Dinosaur: Chirotherium Storetonese
In June 1838, workmen at Storeton Woods Quarry discovered a fossilised dinosaur footprint in the sandstone they were quarrying.
Here is a photo from a cast taken from the original find which clearly shows why the animal was called ‘Chirotherium’ or ‘Hand animal’.
The footprints were originally left by a reptile over 200 million years ago in the soft mud, perhaps at a lake edge within the tropical desert which covered most of northern Europe.
The footprints were preserved in the drying mud and were eventually buried by sand blowing in from desert.
The sands were compacted and turned to stone. Leavening the footprints to be discovered over 200 million years later by the Quarrymen.
(Source: Thurstaston Vistor Centre)
Dinosaurs’ footprints were first found in Storeton Quarries in the 1830’s. No bones or other material remains were discovered. As the prints resembled human handprints the creature was named from the Greek words, CHIR for hand, and THERIUM for beast i.e. CHIROTHERIUM or CHEIROTHERIUM. From the footprints, scientists have extrapolated an image of the dinosaur.
This Picture of CHIROTHERIUM is from Dr Geoffrey Tresise's splendid article on MERSEYSIDE'S DINOSAUR which he did specially for our Feb. '94 NEWSLEAF.
The footprints of Triassic Chirotherium (or sometimes referred to Cheirotherium) was found in the Storeton Quarries in June 1838, striking a resemblance to the prints of human hands, the quarrymen believed them being left behind by the drowned victims of Noah’s Flood, but scientists disagreed with this theory. These Chirotherium footprints where continued to be found within the sandstone quarries until their closure 80 years later. No bone or other remains were ever found.
From the start there was no lack of speculation about the type of animal that might be responsible for leaving the tracks if not a human as the quarrymen believed, as there was limited information available in 1838 scientists thought it of might been bears, great apes, giant marsupials and a toad-like amphibians, which were all favoured. It wasn’t until 1965 that a skeleton of what is now believed to have been the track maker was finally found.
The 220 million year old Chirotherium appears to be quite common during the Triassic period and has left “similar” footprints all over the world from Germany, France, Spain and Italy and in the present century, as far afield as Arizona and Argentina. They were typically found in desert sandstones which were devoid of other fossil remains.
The dinosaur’s name “Chirotherium” is from the Greek words “CHIR” for “Hand” and “THERIUM” for “Beast” this is because the dinosaur had hand like feet with five fingered (pentadactyl) limbs and an extended thumb, theorised evolved to help with grip / movement through the sand and mud.
Presently 5 or 6 (currently uncertain if the 5th came from 30ft Track way ) of the original stone footprints from Storeton Woods Quarry are being stored at separate locations:
The first being the property of the Sefton Museum Service is currently on loan-term loan to National Museums Liverpool and is on display on the fourth floor of World Museum Liverpool.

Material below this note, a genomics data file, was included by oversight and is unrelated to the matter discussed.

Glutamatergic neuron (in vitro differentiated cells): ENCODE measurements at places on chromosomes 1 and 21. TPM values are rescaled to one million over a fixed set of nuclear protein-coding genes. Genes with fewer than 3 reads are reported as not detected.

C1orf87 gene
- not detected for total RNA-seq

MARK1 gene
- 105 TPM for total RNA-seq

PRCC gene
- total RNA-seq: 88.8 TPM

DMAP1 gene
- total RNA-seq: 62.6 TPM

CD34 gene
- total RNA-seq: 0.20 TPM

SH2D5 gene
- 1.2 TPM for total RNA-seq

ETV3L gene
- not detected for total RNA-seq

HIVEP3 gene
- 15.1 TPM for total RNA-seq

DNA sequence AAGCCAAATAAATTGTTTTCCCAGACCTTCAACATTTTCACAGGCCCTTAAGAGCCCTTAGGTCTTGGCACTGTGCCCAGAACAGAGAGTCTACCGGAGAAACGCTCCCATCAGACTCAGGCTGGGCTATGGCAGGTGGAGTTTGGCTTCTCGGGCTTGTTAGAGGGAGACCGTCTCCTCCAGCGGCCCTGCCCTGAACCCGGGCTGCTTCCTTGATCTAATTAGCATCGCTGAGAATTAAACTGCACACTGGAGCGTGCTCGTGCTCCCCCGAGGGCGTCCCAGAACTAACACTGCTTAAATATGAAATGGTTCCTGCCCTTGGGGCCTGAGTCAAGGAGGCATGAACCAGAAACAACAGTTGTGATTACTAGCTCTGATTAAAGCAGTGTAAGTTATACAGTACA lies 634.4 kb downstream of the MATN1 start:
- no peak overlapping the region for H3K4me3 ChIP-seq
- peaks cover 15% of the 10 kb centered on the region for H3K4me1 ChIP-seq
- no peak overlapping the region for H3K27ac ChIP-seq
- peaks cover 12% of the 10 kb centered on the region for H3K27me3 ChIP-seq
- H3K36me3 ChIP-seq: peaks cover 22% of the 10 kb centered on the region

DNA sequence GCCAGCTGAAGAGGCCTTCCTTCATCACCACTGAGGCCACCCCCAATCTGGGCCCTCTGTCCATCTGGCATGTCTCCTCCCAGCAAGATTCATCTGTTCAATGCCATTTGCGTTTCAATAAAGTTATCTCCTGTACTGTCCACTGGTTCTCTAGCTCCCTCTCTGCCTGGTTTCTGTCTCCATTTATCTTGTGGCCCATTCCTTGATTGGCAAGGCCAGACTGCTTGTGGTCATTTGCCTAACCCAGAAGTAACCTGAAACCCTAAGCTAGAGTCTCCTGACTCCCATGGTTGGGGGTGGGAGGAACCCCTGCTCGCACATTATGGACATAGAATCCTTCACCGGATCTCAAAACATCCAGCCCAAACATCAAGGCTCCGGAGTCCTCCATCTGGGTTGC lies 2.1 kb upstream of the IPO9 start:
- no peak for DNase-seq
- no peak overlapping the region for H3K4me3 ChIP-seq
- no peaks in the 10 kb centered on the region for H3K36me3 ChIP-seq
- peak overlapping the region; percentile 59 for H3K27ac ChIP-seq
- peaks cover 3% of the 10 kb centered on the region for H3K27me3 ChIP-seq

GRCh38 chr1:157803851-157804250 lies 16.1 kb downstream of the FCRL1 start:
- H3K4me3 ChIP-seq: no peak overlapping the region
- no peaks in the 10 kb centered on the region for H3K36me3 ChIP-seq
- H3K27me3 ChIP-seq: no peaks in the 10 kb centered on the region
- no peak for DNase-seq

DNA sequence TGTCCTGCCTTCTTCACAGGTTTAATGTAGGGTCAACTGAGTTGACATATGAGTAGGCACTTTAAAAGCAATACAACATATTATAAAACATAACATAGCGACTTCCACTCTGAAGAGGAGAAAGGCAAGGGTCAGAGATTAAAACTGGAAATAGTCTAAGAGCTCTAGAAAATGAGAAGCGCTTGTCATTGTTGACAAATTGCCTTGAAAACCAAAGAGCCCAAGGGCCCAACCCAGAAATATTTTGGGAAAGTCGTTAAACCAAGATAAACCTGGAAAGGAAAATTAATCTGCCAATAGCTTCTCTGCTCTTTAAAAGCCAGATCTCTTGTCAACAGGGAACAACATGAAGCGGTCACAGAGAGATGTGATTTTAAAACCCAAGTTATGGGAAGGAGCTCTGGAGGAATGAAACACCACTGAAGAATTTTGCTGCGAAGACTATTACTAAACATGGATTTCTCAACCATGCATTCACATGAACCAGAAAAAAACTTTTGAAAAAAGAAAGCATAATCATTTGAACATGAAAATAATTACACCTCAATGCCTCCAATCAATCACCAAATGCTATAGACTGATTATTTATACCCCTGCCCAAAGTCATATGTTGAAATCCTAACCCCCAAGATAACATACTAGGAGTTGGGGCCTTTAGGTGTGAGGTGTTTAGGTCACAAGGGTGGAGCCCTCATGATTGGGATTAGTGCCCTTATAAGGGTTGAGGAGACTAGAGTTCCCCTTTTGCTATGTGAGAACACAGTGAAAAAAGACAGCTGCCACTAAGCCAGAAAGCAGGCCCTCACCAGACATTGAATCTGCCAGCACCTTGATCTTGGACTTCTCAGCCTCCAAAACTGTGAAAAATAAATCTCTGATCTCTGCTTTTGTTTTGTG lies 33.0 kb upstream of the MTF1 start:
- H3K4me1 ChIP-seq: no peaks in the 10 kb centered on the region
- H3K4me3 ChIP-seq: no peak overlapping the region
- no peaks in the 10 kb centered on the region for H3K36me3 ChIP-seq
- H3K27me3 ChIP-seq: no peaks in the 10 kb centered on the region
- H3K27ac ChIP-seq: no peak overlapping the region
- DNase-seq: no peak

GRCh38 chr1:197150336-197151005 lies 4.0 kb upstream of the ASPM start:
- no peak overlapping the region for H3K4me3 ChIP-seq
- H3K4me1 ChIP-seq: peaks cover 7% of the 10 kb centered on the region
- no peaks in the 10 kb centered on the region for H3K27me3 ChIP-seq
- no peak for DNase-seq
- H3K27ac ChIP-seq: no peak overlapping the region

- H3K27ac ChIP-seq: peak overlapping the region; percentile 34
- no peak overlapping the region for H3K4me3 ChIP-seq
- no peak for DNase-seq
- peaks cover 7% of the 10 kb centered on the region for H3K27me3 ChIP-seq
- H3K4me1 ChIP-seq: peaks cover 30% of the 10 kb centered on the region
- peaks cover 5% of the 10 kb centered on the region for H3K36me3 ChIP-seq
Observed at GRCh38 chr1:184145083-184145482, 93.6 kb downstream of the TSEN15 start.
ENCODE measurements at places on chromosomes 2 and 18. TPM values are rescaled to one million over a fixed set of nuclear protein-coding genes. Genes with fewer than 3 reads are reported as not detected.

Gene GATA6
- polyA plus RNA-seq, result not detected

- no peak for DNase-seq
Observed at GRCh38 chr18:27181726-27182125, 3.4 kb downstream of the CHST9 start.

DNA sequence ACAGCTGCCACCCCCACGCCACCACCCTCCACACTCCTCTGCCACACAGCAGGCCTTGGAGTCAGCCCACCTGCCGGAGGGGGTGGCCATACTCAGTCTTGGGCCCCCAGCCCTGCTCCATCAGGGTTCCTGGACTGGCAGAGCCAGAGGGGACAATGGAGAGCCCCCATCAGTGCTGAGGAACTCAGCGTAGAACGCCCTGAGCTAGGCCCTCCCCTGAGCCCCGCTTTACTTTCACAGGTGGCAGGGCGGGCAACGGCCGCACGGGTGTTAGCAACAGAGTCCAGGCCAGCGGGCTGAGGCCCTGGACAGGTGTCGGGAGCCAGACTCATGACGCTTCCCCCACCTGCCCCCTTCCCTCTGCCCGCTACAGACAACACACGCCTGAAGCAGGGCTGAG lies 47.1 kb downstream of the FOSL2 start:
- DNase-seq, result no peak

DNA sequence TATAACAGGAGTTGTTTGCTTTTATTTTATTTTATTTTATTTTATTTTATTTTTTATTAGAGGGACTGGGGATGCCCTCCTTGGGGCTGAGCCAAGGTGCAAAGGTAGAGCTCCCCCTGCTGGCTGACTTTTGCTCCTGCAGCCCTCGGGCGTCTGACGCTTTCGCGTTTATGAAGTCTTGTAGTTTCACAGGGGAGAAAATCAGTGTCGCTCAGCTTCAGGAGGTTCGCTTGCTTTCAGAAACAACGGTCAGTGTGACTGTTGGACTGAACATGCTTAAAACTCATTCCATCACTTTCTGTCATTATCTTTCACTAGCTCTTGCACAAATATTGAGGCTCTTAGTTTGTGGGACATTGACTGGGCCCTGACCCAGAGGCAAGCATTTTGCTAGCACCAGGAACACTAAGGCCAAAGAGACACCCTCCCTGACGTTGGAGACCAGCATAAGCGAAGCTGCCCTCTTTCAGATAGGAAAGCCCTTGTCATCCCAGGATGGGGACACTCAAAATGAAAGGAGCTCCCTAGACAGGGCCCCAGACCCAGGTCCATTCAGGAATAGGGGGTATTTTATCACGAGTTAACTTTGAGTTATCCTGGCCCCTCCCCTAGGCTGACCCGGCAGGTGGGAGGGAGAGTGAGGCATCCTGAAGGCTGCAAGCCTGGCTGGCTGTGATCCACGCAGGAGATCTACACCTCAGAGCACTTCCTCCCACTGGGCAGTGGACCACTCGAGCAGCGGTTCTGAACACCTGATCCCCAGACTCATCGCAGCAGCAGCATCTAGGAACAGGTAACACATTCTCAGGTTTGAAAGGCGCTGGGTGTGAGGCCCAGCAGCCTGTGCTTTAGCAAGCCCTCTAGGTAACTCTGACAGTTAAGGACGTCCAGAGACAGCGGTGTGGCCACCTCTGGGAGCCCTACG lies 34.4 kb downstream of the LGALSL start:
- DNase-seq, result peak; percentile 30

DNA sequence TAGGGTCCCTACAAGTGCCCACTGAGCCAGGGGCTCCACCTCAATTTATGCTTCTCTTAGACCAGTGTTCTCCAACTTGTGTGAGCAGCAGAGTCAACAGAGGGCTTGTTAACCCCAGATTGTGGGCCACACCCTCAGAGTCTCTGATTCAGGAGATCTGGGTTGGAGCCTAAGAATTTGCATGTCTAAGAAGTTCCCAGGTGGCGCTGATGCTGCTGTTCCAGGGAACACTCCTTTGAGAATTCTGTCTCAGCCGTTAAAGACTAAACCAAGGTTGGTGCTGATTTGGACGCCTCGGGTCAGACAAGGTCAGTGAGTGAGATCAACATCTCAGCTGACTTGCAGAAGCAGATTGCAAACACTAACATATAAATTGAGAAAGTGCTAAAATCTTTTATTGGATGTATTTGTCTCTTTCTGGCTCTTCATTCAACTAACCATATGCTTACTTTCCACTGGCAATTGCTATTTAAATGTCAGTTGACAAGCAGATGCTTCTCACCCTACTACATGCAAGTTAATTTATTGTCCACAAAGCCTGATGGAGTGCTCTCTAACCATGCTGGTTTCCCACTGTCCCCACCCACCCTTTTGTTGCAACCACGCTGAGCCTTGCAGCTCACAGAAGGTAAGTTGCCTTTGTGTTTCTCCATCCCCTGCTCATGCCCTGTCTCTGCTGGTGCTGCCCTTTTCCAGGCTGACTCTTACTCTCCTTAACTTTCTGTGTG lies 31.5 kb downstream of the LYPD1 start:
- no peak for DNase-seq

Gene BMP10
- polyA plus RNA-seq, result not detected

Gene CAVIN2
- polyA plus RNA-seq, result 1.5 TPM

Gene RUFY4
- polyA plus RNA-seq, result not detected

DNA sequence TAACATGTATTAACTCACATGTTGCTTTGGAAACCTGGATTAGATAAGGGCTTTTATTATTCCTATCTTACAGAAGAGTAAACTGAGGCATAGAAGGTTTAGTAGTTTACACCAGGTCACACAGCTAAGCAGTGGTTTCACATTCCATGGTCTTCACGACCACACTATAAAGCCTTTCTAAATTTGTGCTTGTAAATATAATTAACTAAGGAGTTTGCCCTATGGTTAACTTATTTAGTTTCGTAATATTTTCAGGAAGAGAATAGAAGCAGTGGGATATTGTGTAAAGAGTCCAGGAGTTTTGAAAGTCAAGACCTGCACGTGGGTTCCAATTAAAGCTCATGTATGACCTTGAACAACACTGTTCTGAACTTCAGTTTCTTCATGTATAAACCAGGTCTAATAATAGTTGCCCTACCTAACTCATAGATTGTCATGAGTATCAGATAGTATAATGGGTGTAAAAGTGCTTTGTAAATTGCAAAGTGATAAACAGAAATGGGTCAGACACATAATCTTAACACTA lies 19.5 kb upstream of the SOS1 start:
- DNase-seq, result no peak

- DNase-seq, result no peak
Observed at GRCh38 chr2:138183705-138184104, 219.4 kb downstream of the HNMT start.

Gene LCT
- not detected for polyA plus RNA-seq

The second is displayed in the entrance hall of the Natural History Museum in London alongside their Diplodocus skeleton.
The third is at the University Museum, Oxford
The fourth in the collections of the Royal Geological Society of Cornwall.
The fifth slab in the Sedgwick Museum, Cambridge (but there is no information on how and when it was acquired)
The sixth Williamson Art Gallery (currently on loan to Manchester University)
Birkenhead Priory: Cast ?
Thurstaston Country Park: Cast of the original on display, other information of history of wirral.
#[Doorway in vestibule Christ Church a cast?]
(Source: Dr Geoffrey Tresise's)
Information about the Chirotherium Storetonese
Habitat: Desert Dweller
Millennium Representation of Chirotherium Storetonese
Friends of Storeton Woods to celebrate the millennium, created a scale representation of the Chirotherium Storetonese dinosaur (8’-6”) carved by Gordon Plumb, Ken Whittle, Eric Forsyth (with the permission of F.o.S.W Committee and the Woodland Trust) into some of the original sandstone rock which surround the border.
For more information please read: F.o.S.W Newsleaf Issue No 35 December 1999.
The location of the carving is secluded as a hidden surprise for guests but if you didn't find it, here is a clue.
Follow the path as far as you can, the dinosaur is running from you, he won't be on the main path try the outer paths, come on he doesn't want to make it easy for you, and the tramline is too noisy, and the quarrymen scary him. Maybe you've got him corned or maybe he fled to Hancock woods, more than likely the tired old dinosaur’s, has gone for a Rest, so maybe you should have a quite drink with your family after the chase, you never know... you might be impressed.
The location is: immediately opposite the Travellers Rest pub, on the inside of the sandstone walling between the Scott's Woods (Storeton Woods) and Hancock Woods (Rest Hill)